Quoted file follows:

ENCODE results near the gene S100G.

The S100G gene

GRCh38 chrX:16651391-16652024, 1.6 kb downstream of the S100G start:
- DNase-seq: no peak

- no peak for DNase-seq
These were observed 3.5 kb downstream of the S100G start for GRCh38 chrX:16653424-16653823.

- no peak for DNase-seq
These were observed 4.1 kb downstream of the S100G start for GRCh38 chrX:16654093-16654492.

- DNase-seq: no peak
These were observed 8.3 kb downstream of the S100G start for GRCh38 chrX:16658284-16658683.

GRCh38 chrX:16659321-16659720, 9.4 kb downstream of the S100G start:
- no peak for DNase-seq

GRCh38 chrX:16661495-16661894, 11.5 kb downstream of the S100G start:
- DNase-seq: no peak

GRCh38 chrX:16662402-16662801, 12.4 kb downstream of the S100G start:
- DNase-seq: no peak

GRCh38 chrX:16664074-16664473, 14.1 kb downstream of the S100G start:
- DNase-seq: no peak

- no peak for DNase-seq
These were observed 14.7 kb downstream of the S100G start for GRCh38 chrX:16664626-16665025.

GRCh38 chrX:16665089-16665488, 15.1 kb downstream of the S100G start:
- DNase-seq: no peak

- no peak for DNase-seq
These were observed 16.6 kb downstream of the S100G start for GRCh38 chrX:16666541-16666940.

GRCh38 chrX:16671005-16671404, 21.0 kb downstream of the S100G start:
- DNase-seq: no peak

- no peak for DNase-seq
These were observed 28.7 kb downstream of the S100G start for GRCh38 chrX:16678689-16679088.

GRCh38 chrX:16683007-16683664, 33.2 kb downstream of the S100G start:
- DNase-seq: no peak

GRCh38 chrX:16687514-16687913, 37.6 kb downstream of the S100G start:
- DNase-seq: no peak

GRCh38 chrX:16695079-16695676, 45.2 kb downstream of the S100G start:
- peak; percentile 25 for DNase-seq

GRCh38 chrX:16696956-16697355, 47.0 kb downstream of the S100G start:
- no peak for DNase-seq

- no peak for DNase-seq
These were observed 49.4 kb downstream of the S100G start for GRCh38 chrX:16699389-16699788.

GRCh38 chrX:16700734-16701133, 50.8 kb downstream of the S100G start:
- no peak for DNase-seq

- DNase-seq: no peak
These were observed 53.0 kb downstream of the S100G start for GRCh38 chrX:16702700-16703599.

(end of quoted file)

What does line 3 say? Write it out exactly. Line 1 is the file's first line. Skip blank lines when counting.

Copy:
GRCh38 chrX:16651391-16652024, 1.6 kb downstream of the S100G start: